Brexit: Weekly Update

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Posted on August 23, 2016

Conservative Party
The clash of personalities continues between two of Prime Minister Theresa May’s Brexit Ministers, Boris Johnson and Liam Fox. Although an ‘unimpressed’ PM May ordered her ministers to get back to work more than a week ago, Liam Fox is still fighting to reallocate the ever-important responsibilities of economic diplomacy from Johnson’s Foreign office to his newly established Department for International Trade.
Fox, who is closest of the three Brexit Ministers (the third being David Davis) to May, certainly appears to be stretching the Prime Minister’s patience in order to increase his prestige. Johnson appears to be responding in kind, with an unnamed source from the Johnson camp launching a personal attack on Fox in recent days. May has been on holiday abroad for the duration of the dispute.
Labour Party
Mayor of London, Sadiq Khan, has publicly endorsed Owen Smith as the next Leader of the Parliamentary Labour Party. Since the internal party struggle began in the wake of the Brexit referendum, Khan had remained neutral, but has now come forward and slammed Jeremy Corbyn. Khan believes Corbyn ‘failed to win the trust and respect of the British people’, characterizing him as unelectable and as ineffective beyond his official opposition role. According to Khan, Corbyn completely failed at advocating to remain within the EU prior to the referendum and accordingly deserves much of the blame for the Brexit result. As a result, Khan claims Corbyn does not have the support of the British public or Labour MPs. Through his victory for the prominent role of Mayor of London, Khan secured the largest Labour victory against the Tories in over a decade, making his endorsement of Smith significant in Labour circles.
Labour MPs who oppose Jeremy Corbyn continue to plan for a potential party split should Corbyn retain the leadership. To do so, MPs are relying on a 1927 agreement between Labour and the Co-operative Party. The pact, and subsequent 1938 constitution, effectively allows Cooperative Party members to sit as Labour MPs and in practice means there are currently 25 Labour MPs who are members of the Co-operative Party.

Owen Smith supporters, who are generally on the moderate/centre-left of the Labour party, have begun drafting plans to enlist over 100 Labour MPs to the Co-operative Party and install their own whips to counter Corbyn’s hard-left policies. Part of their justification in doing so is that Corbyn operated in a similar constitutional capacity for approximately 30 years, voting against party leadership over 500 times.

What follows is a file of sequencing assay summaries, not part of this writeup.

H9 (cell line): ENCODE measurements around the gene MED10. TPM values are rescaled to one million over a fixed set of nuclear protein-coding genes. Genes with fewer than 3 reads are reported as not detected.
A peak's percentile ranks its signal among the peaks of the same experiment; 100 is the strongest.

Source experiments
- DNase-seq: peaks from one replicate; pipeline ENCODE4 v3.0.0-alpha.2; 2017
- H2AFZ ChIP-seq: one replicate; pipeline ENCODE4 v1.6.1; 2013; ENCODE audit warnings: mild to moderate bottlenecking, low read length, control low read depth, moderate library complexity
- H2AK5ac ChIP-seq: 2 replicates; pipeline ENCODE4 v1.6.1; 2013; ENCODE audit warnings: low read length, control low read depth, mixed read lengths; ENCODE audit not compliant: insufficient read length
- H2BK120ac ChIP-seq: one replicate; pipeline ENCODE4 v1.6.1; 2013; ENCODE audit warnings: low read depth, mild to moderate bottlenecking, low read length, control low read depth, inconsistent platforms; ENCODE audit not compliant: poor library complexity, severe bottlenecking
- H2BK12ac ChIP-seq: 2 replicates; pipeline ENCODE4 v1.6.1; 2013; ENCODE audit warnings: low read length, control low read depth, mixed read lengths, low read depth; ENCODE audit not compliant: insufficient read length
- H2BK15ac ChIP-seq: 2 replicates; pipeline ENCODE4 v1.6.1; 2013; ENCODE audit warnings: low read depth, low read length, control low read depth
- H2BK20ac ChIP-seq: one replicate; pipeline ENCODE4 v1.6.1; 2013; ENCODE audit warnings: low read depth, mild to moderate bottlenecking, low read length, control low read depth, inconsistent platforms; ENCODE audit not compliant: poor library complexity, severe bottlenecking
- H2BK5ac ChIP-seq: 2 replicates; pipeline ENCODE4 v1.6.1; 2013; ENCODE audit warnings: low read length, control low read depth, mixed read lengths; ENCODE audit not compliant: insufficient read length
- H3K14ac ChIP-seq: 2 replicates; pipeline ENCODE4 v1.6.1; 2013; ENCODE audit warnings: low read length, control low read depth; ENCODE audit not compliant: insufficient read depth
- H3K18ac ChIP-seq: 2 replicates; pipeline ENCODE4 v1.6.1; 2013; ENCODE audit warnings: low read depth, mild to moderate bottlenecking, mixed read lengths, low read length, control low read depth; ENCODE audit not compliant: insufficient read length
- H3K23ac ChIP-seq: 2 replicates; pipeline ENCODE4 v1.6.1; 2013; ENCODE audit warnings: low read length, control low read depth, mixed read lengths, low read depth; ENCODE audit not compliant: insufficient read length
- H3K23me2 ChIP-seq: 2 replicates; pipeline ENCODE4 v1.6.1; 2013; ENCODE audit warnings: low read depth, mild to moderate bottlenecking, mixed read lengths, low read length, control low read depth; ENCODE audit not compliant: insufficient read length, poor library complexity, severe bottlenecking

The first round of long-awaited Brexit data was released late last week, sparking an unexpected boost of optimism to an otherwise dreary narrative. Following the referendum, retail sales in July unexpectedly soared nearly six per cent relative to July 2015 and increased 1.4 per cent on a month to month total. The figures challenged fears of decreasing consumer confidence and prompted the pound sterling to climb to its highest level in nearly a fortnight against the US dollar, before dipping and closing at $1.306. Against the Euro, it closed last week at タ1.153 and is today climbing towards タ1.16.
Last week the FTSE 100 tumbled 0.83 per cent, its first weekly decline in three weeks. This morning, the situation worsened as it fell beyond 0.5 per cent amid struggling mining and oil shares relative to a strengthening US dollar.

Banks and other financial services will begin to suffer as they try to resuscitate economic growth via radical reforms to financial stimulus. Markets are pricing a one in three chance that interest rates will be further reduced from their current 0.25 per cent before the year’s end. However, it should be noted that the Bank of England Governor, Mark Carney, has publicly ruled out negative interest rates.

In other news, the employment rate, the highest since records began, was reported at 74.5 per cent, while unemployment was reported at 4.9 per cent. The positive figures indicate that the UK will at least be enduring the upcoming economic storm from a position of strength.
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